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My program runs SQL Anywhere as an embedded database. One of the requirements is that it is supposed to monitor the availability of the database. That is, the program has an indicator marked "DB" that is Green when the database server is up and Red when the database server is down.

Up until this point, I've implemented this feature using a timer that executes the following code once a second:

public static function IsDatabaseUp() {
    using ( CarSystemEntities context = new CarSystemEntities() ) {
        context.CommandTimeout = (int) AdvancedSettings.TimeOut.TotalSeconds;
        EntityConnection connection = (EntityConnection) context.Connection;
        try {
            if ( connection.State != System.Data.ConnectionState.Open ) {
        } catch ( Exception ) {
            return false;
    return true;

This has worked fine, however, we've noticed that dbserv12.exe's CPU usage approximately doubles on some machines while data is transferring to our database from our server. When I stop my program, even though data is still downloading from the server, the CPU usage for dbserv12.exe is much lower.

I have since replaced that code with the following:

// The following 2 lines declare properties of this class.
private static CarSystemEntities DbIsUpContext { get; set; }
private static EntityConnection DbIsUpConnection { get; set; }

public static function IsDatabaseUp() {
    if ( DbIsUpContext == null ) {
        DbIsUpContext = ConnectToDatabase() as CarSystemEntities;
    if ( DbIsUpConnection == null ) {
        DbIsUpConnection = DbIsUpContext.Connection as EntityConnection;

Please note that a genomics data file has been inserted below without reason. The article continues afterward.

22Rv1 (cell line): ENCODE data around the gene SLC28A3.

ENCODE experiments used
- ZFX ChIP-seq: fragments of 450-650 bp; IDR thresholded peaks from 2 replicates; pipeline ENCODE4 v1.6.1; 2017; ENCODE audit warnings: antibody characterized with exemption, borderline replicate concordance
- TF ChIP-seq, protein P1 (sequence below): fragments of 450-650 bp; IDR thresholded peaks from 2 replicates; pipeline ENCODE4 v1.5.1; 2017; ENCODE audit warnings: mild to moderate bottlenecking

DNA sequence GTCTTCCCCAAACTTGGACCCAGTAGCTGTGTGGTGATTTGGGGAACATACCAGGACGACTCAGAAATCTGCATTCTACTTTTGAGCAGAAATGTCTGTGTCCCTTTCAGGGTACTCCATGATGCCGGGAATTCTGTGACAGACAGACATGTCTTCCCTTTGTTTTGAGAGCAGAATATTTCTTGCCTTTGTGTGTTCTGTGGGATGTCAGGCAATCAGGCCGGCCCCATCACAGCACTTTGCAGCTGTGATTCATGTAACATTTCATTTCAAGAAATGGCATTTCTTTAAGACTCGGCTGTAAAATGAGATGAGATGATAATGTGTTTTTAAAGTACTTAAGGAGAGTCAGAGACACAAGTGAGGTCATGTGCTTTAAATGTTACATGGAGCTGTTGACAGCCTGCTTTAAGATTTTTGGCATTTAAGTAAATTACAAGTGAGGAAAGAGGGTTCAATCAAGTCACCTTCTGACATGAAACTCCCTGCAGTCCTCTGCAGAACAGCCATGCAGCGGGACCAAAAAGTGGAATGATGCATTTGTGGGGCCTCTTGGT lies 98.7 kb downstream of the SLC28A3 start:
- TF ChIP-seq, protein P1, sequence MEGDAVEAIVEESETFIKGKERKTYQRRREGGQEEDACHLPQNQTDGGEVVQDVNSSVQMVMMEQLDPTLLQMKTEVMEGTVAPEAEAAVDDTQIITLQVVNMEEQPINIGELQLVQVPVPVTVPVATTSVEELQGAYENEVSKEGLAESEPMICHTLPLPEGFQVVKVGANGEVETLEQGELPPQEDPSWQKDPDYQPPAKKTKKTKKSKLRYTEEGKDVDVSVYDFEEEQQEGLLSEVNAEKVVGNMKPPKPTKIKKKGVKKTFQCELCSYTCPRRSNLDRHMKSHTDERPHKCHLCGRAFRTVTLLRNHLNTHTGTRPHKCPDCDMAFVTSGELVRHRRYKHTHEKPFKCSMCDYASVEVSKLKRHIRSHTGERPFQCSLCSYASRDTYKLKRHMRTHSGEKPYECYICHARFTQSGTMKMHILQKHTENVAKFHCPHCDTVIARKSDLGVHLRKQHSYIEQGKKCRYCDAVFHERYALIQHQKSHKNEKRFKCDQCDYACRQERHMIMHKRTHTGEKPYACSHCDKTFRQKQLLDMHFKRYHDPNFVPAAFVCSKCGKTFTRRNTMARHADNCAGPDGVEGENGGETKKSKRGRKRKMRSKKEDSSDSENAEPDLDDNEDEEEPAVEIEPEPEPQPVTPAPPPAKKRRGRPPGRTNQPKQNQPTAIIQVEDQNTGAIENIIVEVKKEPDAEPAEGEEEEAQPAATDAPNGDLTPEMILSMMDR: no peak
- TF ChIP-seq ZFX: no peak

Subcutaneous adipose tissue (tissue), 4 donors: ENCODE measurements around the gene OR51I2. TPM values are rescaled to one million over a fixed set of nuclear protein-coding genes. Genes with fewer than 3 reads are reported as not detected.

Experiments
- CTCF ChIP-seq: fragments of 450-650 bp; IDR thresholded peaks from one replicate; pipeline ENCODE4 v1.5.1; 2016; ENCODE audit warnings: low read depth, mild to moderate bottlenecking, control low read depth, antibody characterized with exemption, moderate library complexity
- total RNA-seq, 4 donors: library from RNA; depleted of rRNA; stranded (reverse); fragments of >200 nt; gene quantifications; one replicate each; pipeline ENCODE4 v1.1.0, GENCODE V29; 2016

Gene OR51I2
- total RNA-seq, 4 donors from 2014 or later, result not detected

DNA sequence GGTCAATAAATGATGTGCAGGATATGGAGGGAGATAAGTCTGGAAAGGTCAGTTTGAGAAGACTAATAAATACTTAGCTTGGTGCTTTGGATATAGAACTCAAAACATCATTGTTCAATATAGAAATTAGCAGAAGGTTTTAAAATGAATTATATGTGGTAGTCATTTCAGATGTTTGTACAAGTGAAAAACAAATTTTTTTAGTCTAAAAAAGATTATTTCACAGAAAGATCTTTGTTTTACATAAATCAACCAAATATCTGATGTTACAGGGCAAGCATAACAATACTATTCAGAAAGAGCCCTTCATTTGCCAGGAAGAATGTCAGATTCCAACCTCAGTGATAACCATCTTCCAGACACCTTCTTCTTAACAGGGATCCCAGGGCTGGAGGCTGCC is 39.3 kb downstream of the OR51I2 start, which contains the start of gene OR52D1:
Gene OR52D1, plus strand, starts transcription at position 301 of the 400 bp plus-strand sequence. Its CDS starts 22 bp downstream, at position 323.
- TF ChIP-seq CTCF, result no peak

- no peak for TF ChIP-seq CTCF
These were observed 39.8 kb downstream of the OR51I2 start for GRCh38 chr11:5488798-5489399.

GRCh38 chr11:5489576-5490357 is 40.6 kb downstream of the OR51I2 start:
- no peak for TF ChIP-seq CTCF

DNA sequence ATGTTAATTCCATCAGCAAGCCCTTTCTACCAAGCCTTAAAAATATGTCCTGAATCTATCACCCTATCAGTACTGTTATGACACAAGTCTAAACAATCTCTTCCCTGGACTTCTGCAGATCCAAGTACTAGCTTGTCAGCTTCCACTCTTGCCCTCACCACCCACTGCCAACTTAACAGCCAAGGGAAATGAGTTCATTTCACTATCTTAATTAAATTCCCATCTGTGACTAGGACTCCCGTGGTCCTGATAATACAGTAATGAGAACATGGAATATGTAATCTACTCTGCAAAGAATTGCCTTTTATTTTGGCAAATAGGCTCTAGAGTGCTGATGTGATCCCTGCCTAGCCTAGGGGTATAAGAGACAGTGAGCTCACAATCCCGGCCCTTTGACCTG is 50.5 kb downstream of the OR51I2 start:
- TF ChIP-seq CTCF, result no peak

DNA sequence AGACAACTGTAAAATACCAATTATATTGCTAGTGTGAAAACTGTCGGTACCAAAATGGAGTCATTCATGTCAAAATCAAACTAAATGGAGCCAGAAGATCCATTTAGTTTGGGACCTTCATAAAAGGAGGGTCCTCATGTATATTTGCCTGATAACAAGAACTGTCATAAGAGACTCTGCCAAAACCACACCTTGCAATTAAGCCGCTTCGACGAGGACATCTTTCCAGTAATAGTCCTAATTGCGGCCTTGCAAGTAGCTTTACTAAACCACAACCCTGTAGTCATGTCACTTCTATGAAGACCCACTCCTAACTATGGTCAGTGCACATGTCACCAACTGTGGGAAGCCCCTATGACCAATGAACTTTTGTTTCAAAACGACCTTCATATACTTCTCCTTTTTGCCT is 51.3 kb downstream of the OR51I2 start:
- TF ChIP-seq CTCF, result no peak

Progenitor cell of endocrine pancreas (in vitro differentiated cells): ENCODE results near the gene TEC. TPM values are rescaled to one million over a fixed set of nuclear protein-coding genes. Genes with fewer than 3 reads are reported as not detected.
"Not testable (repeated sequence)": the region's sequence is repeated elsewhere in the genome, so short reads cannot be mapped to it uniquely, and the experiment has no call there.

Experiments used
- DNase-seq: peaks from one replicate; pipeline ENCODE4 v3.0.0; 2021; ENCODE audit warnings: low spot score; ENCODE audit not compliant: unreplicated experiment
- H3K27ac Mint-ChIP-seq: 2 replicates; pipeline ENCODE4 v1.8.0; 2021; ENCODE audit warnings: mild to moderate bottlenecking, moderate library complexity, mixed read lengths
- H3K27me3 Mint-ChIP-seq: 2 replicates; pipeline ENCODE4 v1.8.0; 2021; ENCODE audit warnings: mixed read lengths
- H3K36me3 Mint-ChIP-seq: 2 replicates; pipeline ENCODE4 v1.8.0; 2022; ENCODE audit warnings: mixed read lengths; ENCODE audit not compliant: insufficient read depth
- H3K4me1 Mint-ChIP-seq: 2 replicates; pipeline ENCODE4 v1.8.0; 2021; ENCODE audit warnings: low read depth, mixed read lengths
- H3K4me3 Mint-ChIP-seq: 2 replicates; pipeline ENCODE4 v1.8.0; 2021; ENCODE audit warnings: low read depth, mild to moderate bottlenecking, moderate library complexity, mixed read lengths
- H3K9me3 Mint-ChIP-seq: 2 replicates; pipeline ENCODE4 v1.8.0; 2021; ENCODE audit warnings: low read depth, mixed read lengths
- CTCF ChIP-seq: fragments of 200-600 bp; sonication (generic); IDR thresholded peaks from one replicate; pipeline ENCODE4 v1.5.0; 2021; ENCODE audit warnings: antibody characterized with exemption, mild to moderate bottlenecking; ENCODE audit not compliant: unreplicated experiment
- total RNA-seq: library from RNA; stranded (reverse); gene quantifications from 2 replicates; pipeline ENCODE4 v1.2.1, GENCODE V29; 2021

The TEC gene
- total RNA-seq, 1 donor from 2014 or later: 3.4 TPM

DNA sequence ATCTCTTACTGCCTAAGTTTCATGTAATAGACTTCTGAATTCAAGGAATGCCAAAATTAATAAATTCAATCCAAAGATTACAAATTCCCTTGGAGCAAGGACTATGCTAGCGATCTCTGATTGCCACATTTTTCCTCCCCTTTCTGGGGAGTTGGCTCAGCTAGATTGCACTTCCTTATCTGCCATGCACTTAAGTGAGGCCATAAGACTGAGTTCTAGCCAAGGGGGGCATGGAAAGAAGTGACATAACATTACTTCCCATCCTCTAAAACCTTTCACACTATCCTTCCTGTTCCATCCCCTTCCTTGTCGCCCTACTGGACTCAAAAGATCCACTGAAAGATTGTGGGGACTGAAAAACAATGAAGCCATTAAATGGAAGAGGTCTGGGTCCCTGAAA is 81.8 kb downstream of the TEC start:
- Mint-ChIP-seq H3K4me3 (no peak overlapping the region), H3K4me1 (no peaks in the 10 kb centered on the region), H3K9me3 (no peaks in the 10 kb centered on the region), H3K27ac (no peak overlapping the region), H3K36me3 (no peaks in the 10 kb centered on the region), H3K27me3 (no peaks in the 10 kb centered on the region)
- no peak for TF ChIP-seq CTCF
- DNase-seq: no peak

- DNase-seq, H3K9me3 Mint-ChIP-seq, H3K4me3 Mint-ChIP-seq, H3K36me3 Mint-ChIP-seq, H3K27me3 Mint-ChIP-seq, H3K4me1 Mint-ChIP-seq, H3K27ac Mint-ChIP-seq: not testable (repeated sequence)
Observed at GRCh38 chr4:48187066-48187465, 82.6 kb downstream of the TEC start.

try {
    } catch ( Exception ) {
        Log.Error( "Database connection is down." );
        return false;
    return true;

This seems to cause dbserv12.exe to use much less CPU as Task Manager shows its CPU usage staying pretty level whether my program is running or not. But the question is why? Is instantiating an Entity Framework context that expensive?

I really need the answers to the following three questions:

  1. Why does the first version of this method seem to be so expensive?
  2. How to tell which queries are running & causing high CPU usage in dbserv12.exe?
  3. What's the best way to detect that the DB server is still running ("best" in this case means the method with the least impact on server CPU activity).


I've just found that the change I've described in this post actually makes no difference in dbserv12.exe's CPU usage. It appears that the problem occurs when one of the tables reaches a certain size, around 9-10 million rows. I changed the frequency of the timer from 1 second to 1 minute & the CPU usage stays low. Unfortunately, I need that code to run more often than that. I'm going to try a frequency of 5 seconds & see what impact that has, but there has to be a better way.

asked 06 Jan '14, 17:32

TonyV's gravatar image

accept rate: 75%

edited 11 Jan '14, 07:59

Graeme%20Perrow's gravatar image

Graeme Perrow

Comment Text Removed

Chances are the answer lies on the client side.

Check the classes you're using to see if there is any code under-the-covers that performs unnecessary work.

(07 Jan '14, 13:35) Breck Carter

What's the best way to detect that the DB server is still running ("best" in this case means the method with the least impact on server CPU activity).

Tony, how is the actual database server running on the system - is it set up as a system service (via the Service Utility (dbsvc))? If the database is set up as a system service then you don't need to check the actual database connection necessarily - you can just query the Windows service status directly from .NET.

Even if you are still trying to test the actual connectivity from .NET, you shouldn't need to 'check' periodically on a newly constructed and separate connection - if a connection is 'down', it should immediately get back an exception when it tries to execute an operation on an existing connection and get a communication error back. You should be able to catch this exception and set the connection state appropriately.

I've just found that the change I've described in this post actually makes no difference in dbserv12.exe's CPU usage. It appears that the problem occurs when one of the tables reaches a certain size, around 9-10 million rows.